University of Chicago opens new center to focus on complex reproductive issues

October 25, 2005

On October 25, 2005, the University of Chicago moved its reproductive endocrinology and infertility services to a new state-of-the-art facility, the Center for Reproductive Medicine and Fertility, located on the second floor at 333 S. Desplaines Street (at the corner of Des Plaines and Van Buren), in Chicago’s West Loop area.

The Center is designed to provide care for individuals and couples with complicated infertility and reproductive disorders, including problems caused by age-related changes in fertility, cancer-associated damage to fertility potential, and genetic and surgical problems diminishing the ability to conceive and carry a pregnancy.

The nearly 9,000-square-foot center combines a comforting environment with the latest in medical technology and scientific knowledge, said David Cohen, MD, associate professor and section chief of reproductive endocrinology and infertility in the Department of Obstetrics and Gynecology at the University of Chicago.

The new facility has exam and consultation rooms, a conference area equipped for educational seminars and an assisted reproductive technology laboratory. In this lab, physicians and staff perform reproductive procedures and diagnostic services, including frozen embryo transfers, semen analysis, and freezing of egg, sperm and reproductive tissues.

Specialists provide a comprehensive range of services, from in-vitro fertilization to minimally invasive surgery to donor egg and sperm programs. They focus on complicated fertility and reproductive problems for both men and women.

"There are a lot of infertility centers in Chicago," Cohen said. "We decided to focus on one of our strengths, caring for patients with cancer and complicated fertility problems frequently involving family histories of genetic disease."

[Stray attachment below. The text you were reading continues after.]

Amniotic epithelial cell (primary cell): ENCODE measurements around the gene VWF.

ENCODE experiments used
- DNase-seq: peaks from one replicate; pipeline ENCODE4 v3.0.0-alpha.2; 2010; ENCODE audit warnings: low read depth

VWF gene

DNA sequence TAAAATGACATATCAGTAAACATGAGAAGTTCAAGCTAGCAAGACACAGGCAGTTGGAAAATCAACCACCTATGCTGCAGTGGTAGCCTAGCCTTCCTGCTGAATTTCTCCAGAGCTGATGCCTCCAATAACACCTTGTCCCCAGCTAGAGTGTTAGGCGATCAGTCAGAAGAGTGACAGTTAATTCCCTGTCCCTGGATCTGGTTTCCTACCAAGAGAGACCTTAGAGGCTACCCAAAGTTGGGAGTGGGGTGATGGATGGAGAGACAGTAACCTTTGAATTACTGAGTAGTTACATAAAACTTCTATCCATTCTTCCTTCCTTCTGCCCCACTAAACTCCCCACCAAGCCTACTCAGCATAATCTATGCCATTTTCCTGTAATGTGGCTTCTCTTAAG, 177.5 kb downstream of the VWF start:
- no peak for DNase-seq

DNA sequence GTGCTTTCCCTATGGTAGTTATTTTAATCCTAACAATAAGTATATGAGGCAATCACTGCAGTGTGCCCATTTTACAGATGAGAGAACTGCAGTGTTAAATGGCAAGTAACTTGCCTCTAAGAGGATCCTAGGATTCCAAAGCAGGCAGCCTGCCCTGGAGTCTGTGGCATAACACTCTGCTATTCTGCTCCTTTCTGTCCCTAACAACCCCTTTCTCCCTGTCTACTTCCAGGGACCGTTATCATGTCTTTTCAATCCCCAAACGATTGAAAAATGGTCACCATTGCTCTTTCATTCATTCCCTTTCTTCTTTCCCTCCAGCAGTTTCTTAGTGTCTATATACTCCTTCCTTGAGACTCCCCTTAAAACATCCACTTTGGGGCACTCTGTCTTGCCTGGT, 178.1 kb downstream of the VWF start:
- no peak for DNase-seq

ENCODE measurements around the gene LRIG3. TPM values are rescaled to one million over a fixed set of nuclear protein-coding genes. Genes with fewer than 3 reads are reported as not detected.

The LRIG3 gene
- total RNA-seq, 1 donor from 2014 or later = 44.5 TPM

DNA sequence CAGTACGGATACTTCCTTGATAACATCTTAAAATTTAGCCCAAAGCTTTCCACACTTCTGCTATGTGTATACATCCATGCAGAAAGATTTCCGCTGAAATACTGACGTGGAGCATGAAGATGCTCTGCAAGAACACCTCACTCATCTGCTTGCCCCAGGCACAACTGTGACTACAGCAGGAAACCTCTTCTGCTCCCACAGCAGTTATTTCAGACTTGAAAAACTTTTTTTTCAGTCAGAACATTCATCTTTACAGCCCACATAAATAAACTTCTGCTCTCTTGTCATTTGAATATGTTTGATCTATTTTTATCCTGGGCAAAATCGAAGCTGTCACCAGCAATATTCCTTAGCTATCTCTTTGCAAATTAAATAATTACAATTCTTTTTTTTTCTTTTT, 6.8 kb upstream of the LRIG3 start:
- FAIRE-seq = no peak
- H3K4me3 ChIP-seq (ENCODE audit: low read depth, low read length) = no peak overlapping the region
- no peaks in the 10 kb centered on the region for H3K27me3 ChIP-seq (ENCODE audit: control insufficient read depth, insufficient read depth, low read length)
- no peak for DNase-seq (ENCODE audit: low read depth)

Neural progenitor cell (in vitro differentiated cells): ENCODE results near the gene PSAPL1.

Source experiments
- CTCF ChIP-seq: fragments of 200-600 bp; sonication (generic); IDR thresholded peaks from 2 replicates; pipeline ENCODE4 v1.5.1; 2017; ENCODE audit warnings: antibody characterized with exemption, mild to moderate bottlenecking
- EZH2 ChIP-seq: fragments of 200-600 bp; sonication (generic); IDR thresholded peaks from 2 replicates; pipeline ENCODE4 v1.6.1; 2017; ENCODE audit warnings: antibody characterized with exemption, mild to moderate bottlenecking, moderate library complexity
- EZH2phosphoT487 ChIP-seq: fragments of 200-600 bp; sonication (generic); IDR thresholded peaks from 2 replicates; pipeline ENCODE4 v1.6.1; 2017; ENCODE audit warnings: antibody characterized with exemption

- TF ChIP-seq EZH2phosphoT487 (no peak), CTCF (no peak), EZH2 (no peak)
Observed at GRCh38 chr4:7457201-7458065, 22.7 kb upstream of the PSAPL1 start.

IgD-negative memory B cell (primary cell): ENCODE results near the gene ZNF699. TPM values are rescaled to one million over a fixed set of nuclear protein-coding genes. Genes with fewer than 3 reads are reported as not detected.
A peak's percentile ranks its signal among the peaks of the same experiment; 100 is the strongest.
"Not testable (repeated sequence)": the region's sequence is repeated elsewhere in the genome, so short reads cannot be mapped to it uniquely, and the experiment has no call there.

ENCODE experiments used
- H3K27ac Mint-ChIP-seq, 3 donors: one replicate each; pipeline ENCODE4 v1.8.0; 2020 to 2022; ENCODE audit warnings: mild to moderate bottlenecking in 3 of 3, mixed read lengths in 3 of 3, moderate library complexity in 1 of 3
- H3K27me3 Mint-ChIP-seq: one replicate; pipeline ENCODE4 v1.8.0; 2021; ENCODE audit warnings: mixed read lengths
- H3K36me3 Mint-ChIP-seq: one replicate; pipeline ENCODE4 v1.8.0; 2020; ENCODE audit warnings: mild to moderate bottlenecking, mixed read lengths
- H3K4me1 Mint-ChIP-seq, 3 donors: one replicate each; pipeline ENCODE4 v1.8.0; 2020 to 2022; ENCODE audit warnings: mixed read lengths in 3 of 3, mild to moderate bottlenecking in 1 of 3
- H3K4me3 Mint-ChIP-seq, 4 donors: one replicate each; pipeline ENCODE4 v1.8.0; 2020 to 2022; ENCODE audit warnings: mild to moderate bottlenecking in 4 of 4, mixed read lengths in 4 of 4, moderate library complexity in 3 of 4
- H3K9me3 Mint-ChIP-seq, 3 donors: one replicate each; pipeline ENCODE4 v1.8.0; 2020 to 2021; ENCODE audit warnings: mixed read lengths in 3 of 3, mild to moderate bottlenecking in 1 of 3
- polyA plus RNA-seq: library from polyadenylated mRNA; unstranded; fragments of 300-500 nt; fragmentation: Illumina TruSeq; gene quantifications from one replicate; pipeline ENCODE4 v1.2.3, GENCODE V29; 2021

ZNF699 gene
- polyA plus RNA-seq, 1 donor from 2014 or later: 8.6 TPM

Among the services the new center provides is oocyte cryopreservation--a technological advancement of egg freezing and storage that helps preserve fertility for cancer patients and others, including women who are taking medications that are known to decrease fertility or who wish to delay having children. The center works with an international registry designed to monitor all children born after frozen eggs are thawed and fertilized.

Egg freezing is "a complicated process," Cohen said. Egg cells are the largest cells in a woman’s body and are composed largely of water, which increases the risk of crystallization when freezing, which "shreds apart the inside of the cell," Cohen said.

Cryoprotectants--chemicals that prevent the crystallization process--allow for freezing without damaging the eggs. "A continuing research focus of the center, Cohen said, "will be to determine the optimal conditions in which to freeze and thaw human eggs."

Experiencing reproductive problems can be an emotional roller coaster ride, "a cycle of disappointment, excitement and frustration," Cohen said. The center is dedicated to providing excellent care and critical study. "The specialists and center are here to provide the best patient care and advance the knowledge of the infertile couple and how to help them," he said.

The center is easily accessible by expressways and public transportation and offers free parking.

In 2005, U.S.News & World Report ranked the University of Chicago’s Department of Obstetrics and Gynecology as one of the best programs in the country.

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